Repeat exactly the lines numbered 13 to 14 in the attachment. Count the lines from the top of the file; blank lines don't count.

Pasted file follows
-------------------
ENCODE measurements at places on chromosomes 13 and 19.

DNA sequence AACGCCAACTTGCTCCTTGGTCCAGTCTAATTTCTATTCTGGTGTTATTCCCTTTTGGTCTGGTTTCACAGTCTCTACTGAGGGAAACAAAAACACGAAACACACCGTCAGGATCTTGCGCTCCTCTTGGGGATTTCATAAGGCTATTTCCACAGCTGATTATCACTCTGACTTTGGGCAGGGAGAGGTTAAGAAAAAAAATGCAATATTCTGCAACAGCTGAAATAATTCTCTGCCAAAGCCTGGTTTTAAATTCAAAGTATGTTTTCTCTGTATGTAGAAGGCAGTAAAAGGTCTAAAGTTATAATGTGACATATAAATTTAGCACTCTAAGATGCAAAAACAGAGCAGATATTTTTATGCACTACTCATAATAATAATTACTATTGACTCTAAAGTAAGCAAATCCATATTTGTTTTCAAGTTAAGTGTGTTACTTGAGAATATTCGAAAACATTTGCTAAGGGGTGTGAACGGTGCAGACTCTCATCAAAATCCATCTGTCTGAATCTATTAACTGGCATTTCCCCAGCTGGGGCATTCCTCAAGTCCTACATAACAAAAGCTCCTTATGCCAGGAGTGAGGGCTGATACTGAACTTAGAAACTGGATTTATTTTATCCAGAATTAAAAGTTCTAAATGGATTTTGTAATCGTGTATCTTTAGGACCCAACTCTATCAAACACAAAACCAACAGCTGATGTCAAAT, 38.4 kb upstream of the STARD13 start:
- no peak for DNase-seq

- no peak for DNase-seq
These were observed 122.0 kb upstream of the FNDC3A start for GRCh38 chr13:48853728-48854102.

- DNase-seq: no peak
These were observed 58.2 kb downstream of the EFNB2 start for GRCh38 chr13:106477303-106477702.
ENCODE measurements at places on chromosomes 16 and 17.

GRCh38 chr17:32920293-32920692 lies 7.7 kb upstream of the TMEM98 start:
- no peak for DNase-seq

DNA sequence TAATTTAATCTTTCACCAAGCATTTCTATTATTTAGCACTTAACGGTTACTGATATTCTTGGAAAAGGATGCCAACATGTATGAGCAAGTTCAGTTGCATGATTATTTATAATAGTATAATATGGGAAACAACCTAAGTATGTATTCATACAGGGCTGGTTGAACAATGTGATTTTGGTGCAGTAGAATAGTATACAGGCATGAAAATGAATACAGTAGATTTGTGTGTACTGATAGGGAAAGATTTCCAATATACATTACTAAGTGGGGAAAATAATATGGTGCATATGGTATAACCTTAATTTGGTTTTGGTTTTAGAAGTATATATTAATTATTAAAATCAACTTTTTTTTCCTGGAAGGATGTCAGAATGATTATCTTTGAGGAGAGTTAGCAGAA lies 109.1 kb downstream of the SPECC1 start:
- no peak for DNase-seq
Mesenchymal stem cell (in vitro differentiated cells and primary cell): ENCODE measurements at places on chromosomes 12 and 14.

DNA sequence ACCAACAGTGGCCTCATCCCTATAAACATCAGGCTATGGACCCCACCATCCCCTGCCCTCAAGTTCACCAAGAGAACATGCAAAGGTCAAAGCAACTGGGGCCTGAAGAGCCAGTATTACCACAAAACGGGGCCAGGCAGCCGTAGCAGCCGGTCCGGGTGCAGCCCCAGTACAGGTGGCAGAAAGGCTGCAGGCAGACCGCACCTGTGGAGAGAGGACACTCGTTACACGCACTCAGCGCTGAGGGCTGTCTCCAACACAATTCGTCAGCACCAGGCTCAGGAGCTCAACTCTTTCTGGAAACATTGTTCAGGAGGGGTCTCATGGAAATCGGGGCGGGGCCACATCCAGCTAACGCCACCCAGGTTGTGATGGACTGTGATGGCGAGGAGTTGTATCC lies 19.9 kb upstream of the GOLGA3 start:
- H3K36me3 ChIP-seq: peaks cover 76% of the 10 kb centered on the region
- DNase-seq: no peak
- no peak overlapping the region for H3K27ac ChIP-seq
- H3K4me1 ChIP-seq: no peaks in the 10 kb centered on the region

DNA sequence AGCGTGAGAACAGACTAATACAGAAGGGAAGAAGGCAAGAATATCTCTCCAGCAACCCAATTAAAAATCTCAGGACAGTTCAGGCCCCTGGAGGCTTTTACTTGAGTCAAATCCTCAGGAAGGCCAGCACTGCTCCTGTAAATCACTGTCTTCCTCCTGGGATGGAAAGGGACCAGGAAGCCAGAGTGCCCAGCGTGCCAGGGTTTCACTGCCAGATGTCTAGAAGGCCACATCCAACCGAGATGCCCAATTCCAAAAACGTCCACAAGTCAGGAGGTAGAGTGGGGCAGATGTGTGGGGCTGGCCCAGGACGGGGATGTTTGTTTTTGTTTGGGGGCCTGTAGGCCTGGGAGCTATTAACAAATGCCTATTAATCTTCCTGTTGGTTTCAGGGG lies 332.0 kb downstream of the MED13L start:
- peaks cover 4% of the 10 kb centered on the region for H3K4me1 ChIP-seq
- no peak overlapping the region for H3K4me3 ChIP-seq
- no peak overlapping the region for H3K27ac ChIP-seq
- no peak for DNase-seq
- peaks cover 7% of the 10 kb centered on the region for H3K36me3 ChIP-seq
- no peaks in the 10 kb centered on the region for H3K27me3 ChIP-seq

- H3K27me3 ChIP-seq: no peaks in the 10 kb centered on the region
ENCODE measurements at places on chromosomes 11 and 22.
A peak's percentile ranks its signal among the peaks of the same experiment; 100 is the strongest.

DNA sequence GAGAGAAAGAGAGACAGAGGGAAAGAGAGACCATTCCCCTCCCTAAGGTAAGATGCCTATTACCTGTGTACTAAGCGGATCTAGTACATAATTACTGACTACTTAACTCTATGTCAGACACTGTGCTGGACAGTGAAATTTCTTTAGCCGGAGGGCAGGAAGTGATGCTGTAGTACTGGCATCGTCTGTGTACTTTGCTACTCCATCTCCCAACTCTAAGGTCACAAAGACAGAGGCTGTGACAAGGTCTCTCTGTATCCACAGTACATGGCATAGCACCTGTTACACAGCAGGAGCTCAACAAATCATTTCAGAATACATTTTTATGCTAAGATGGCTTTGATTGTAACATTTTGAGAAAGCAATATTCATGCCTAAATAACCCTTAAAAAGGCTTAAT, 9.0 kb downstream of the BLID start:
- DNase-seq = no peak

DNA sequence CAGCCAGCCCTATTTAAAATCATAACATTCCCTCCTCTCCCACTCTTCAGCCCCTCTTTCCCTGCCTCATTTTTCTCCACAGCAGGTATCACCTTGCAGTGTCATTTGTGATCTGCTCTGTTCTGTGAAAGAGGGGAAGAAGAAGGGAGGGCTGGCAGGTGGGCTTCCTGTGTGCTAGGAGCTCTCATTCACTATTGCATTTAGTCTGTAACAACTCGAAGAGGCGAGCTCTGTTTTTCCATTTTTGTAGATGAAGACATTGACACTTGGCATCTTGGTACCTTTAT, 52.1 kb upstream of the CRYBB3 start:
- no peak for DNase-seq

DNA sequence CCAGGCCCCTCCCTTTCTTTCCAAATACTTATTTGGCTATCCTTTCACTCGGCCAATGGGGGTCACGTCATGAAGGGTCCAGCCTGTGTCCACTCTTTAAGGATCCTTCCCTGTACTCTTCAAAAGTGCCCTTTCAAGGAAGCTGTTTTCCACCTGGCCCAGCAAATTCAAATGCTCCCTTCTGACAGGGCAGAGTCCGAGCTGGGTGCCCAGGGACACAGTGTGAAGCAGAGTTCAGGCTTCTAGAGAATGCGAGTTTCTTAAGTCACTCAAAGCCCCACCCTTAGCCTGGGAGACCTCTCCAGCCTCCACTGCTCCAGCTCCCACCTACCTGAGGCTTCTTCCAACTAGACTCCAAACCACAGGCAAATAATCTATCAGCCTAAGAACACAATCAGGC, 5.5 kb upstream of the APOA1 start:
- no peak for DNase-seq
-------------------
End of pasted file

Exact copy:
Mesenchymal stem cell (in vitro differentiated cells and primary cell): ENCODE measurements at places on chromosomes 12 and 14.

DNA sequence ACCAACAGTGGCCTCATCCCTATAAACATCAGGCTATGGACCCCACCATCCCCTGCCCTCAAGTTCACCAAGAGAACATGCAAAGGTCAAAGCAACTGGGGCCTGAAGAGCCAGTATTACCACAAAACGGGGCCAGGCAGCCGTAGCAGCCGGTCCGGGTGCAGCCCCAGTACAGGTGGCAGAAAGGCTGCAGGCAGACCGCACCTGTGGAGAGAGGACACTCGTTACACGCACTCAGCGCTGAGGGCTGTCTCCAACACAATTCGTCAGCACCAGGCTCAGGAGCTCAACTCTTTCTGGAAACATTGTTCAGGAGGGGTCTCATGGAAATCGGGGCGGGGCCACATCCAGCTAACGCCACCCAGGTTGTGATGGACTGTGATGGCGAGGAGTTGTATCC lies 19.9 kb upstream of the GOLGA3 start: